CMO Today: Marketers Seize More Control; Web Firms Buoy Ad Spending; Apple’s $1 Billion Content Budget

Good morning. President Donald Trump’s response to the violence that erupted in Charlottesville this weekend continues to dominate the headlines and present tough questions for companies assessing the brand risk of having ties to the administration. As The Wall Street Journal reports, recent events have “sparked a new round of soul-searching in U.S. corporate boardrooms over whether they should keep working closely with the White House.” One crisis management expert in the article is recommending corporate clients avoid any official Trump advisory panel or White House gathering of business leaders altogether.

Depending on which research you look at, spend on digital advertising has already eclipsed, or will overtake spend on “traditional” media this year. That inflection point, plus the heightened levels of scrutiny leveled at the online supply chain, has led to marketers increasingly taking back control of some of the digital advertising duties they once farmed out to their agencies, I reported for CMO Today. A survey from the World Federation of Advertisers found marketers have taken a range of actions over the past 12 months, such as setting up “hybrid” programmatic models — where they are building their own internal trading desks to handle a percentage of their digital ad spend — and adding clauses to their contracts about data ownership and audit rights. It’s important to note that agencies aren’t going anywhere any time soon. Marketers still benefit from their scale, expertise and experience dealing directly with digital vendors. But it can only be a good thing that more marketers are finally waking up to the fact that they need a complete handle over their digital activities.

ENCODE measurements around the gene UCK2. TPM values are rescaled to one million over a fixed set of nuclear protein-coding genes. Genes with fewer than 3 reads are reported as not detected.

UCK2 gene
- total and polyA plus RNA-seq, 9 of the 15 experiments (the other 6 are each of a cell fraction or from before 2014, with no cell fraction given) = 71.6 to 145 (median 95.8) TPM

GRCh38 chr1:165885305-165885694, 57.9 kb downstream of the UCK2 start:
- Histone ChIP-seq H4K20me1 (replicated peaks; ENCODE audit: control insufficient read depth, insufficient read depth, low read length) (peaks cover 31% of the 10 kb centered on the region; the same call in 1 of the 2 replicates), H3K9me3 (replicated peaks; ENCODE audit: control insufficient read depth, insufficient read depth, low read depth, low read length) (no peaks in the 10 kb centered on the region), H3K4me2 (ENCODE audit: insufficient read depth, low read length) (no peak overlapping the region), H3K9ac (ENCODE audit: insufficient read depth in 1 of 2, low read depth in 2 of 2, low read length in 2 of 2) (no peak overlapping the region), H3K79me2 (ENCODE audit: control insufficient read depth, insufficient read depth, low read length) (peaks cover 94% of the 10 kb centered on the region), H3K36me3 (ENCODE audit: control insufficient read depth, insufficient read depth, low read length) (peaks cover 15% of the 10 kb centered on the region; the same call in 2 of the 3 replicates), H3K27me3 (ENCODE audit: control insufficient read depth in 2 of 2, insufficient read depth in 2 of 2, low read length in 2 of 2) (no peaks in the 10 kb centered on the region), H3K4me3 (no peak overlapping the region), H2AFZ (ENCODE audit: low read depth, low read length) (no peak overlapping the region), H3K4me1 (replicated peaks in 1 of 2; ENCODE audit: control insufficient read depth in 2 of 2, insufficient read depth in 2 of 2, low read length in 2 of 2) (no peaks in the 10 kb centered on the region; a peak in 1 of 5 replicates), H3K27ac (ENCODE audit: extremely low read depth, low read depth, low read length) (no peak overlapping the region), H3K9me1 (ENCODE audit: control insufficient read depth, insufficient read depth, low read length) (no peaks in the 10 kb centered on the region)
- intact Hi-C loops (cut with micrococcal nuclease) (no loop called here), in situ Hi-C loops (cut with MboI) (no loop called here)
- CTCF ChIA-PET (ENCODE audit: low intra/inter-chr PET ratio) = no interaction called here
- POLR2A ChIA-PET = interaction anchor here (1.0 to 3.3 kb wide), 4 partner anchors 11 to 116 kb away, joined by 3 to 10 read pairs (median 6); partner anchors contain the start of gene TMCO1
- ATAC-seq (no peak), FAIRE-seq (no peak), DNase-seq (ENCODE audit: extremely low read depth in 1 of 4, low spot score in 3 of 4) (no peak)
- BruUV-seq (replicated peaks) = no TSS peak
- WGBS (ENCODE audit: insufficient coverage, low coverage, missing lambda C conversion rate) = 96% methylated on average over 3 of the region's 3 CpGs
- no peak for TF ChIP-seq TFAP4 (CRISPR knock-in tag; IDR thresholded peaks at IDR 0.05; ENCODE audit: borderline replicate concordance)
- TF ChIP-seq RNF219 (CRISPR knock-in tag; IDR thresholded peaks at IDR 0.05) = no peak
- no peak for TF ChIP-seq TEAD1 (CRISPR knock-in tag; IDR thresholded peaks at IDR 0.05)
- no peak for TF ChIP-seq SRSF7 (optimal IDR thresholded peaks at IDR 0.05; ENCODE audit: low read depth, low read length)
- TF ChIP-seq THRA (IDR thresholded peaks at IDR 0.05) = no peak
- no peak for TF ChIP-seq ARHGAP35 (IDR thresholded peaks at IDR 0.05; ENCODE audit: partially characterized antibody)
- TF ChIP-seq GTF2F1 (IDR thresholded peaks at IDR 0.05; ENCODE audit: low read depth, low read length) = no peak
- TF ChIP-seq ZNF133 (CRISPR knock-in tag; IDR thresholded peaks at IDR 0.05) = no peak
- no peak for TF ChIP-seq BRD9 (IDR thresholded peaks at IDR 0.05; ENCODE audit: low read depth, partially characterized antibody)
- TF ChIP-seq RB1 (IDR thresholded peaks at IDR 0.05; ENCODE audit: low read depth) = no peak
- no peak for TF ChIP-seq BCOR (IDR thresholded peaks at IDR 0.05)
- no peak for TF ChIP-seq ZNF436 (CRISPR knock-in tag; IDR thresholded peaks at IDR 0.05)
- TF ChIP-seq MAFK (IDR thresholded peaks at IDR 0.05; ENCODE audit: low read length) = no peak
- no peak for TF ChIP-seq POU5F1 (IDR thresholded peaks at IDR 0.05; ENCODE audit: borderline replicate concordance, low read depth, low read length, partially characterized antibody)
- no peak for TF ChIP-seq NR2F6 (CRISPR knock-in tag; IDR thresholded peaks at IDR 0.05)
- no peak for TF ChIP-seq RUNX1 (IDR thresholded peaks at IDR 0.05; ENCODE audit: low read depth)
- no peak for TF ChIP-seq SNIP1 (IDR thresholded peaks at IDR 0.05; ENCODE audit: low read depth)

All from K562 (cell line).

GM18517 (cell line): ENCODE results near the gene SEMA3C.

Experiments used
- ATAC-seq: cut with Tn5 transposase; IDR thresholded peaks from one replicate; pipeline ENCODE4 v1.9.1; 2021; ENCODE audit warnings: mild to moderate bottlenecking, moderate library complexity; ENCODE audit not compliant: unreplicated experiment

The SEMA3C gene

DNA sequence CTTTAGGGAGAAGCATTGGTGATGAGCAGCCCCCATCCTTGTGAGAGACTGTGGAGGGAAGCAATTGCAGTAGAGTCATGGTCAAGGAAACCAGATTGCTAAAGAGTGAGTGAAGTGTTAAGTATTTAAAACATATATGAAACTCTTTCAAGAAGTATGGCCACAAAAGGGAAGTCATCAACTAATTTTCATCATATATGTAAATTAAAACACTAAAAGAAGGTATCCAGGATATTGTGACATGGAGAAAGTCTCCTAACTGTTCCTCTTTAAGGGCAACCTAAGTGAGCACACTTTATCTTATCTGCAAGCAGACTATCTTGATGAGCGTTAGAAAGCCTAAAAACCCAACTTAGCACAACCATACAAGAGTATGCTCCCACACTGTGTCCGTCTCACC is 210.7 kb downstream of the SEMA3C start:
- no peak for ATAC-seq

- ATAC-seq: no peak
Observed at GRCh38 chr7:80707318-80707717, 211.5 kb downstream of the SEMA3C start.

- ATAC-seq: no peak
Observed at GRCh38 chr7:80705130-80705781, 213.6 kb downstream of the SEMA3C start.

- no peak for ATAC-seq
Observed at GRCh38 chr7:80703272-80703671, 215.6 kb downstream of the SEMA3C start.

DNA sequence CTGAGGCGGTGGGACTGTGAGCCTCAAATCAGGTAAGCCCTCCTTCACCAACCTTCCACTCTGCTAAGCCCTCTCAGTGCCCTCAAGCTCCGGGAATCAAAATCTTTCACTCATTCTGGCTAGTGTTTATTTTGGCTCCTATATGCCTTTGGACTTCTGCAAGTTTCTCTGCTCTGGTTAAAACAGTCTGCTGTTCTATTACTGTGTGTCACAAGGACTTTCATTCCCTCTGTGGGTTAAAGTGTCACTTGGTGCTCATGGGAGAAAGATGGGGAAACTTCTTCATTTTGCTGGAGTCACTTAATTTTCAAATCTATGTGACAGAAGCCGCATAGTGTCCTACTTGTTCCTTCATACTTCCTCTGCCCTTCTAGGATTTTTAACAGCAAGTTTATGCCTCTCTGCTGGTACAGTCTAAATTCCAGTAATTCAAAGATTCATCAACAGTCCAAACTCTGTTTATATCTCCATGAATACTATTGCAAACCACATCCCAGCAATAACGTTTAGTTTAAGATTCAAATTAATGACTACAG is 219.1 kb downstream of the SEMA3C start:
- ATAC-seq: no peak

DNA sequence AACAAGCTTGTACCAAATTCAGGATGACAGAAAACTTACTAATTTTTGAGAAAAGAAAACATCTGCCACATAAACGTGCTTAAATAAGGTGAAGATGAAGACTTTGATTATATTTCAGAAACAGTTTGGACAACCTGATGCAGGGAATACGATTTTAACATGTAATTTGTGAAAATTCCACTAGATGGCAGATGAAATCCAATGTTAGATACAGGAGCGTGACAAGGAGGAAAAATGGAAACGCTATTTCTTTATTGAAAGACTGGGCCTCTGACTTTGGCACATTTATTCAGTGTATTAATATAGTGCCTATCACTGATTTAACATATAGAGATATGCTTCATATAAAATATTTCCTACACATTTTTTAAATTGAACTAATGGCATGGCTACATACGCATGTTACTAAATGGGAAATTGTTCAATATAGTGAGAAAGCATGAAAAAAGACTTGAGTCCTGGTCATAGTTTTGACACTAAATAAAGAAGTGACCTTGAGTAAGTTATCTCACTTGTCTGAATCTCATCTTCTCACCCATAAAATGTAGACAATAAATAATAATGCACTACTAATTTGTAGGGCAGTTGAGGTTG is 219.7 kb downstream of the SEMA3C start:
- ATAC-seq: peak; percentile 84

Ad-funded internet companies are leading by example. Web companies increased their U.S. ad spending in the most-recent quarter at a “significantly faster pace” than other types of advertisers, according to Pivotal Research Group senior analyst Brian Wieser. That helped the overall U.S.ad market grow by around 5% in the second quarter, despite an estimated 1% decline in national TV advertising, double-digit declines for most print-based media and decreased spending among consumer packaged goods companies. Of course, the big spenders, like Google and Amazon, are also the online ad sellers benefiting from the wider digital advertising splurge. But all good things come to an end. Mr. Wieser says the double-digit growth in digital advertising we’ve witnessed in…